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Data Blocks  «Prev

Database Module summary

This module discussed how to store data in data blocks for best access by setting the right number of freelists, and proper values for PCTFREE and PCTUSED. The main points of this module include:
  1. Oracle databases generally perform faster with large blocksizes, especially index accesses.
  2. Large blocks mean that more RAM storage must be available in the db_block_buffers.
  3. Space is reserved on blocks by using the PCTFREE table parameter.
  4. Only one table or index type may inhabit a data block.
  5. The first data block of a table or index is called the segment header.
  6. The segment header contains control information about free blocks, extents, and high water marks.
  7. The high water mark for a table gives the highest blocks that have been used to store rows.
  8. The high water mark can only be lowered by a table reorganization.
  9. Full-table scans will always read up to the high water mark, even if the space is completely empty.
  10. The PCTUSED parameter should be set to a low value for high performance.
  11. The PCTFREE parameter should be set so that chained rows occur infrequently.
  12. An index may warrant rebuilding if it has spawned to more than 4 levels, if the block gets per access is greater than 5, of where there are many deleted leaf rows.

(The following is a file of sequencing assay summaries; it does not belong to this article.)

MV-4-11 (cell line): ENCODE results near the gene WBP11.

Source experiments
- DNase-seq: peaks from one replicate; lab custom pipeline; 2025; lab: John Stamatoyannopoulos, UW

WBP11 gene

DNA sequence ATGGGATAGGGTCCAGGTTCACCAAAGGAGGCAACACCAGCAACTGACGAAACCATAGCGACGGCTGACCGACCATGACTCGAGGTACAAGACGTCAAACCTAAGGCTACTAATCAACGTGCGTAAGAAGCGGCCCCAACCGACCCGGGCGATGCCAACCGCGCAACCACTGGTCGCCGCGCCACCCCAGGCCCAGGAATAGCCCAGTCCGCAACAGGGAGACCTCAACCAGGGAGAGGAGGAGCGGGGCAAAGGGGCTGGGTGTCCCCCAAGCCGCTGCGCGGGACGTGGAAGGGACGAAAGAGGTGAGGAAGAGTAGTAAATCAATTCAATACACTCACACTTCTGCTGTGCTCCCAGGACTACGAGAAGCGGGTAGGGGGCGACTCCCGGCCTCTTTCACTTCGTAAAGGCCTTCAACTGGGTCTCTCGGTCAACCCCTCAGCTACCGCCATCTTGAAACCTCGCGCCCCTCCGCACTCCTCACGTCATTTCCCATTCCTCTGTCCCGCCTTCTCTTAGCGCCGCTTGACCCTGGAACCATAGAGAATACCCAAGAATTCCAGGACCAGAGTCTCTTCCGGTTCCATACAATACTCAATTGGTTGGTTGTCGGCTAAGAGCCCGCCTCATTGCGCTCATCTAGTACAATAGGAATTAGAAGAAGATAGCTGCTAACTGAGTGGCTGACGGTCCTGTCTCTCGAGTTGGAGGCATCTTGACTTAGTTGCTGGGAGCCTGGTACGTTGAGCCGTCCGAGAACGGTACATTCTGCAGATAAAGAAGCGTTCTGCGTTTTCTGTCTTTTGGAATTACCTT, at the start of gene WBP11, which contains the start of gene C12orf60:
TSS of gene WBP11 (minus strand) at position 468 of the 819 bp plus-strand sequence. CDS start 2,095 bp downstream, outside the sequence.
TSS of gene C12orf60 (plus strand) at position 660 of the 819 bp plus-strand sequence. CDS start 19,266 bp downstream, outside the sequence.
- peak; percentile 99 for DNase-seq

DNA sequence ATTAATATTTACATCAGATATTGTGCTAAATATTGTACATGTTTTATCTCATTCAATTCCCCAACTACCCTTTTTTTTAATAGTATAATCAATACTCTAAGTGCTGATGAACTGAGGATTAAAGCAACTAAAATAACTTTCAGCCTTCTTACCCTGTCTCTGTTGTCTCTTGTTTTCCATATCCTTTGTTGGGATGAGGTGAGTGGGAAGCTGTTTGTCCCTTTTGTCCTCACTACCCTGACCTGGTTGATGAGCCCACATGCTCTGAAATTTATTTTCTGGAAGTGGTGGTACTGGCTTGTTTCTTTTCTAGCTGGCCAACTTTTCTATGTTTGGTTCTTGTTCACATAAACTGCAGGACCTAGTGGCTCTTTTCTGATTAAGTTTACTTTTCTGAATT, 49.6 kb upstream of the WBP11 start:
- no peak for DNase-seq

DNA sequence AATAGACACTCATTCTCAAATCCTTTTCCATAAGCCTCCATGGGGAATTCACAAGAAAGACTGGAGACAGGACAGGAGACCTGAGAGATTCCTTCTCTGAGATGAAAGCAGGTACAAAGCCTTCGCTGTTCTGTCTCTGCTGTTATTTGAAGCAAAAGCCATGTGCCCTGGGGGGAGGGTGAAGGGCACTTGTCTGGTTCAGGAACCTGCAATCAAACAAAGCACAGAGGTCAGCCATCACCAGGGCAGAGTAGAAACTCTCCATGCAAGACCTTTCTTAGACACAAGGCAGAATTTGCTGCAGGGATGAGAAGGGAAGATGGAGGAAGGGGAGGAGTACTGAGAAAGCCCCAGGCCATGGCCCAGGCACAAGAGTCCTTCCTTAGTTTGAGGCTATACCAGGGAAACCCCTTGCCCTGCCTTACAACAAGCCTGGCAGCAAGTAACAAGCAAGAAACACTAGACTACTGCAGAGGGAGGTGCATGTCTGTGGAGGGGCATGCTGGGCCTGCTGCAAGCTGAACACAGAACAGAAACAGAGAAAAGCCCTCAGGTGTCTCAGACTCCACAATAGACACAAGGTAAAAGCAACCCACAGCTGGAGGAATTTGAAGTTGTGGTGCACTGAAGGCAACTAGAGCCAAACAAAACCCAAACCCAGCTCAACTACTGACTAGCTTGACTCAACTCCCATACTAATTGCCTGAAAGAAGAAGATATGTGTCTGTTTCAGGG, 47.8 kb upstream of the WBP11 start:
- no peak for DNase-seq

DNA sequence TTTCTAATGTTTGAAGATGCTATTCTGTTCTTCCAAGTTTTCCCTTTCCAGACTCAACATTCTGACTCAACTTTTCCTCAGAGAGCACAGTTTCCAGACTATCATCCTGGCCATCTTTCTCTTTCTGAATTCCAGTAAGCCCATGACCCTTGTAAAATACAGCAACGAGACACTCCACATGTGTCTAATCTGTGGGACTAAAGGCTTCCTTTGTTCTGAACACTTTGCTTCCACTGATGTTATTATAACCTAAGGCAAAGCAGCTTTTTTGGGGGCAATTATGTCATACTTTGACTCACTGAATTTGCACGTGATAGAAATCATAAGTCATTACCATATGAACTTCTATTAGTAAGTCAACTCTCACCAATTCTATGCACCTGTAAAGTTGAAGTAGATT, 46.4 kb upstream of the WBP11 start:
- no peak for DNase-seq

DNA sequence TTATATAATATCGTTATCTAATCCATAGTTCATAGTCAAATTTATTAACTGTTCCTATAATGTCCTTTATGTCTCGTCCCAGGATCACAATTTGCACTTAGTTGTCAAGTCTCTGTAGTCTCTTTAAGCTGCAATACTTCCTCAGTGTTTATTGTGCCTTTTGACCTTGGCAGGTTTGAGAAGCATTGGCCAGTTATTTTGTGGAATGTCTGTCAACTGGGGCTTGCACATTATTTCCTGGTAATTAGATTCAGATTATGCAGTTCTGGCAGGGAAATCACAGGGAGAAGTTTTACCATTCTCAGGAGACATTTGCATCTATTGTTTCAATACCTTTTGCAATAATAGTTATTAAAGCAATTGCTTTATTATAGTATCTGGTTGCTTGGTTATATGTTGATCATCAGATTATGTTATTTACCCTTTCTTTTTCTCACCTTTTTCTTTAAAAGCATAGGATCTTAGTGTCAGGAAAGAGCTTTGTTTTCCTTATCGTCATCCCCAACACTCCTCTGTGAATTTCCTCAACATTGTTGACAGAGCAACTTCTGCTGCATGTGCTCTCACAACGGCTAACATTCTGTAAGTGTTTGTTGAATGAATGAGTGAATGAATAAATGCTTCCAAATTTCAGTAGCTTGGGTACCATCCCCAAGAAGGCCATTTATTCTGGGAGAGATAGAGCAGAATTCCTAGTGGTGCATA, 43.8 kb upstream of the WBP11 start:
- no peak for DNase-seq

Test with Large Volumes of Data

As described earlier in this module, objects within the database function differently after they have been used for some time. For example, a table's pctfree and pctused settings may make it likely that blocks will be only half-used or rows will be chained. Each of these scenarios causes performance problems that will only be seen after the application has been used for some time.
A further problem with data volume concerns indexes. As a B-tree index grows in size, it may split internally, the level of entries within the index increases. As a result, you can picture the new level as being an index within the index. The additional level in the index increases the negative effect of the index on data load rates. You will not see this impact until after the index is split. Applications that work acceptably for the first week or two in production only to suddenly falter after the data volume reaches critical levels do not support the business needs. In testing, there is no substitute for production data loaded at production rates while the tables already contain a substantial amount of data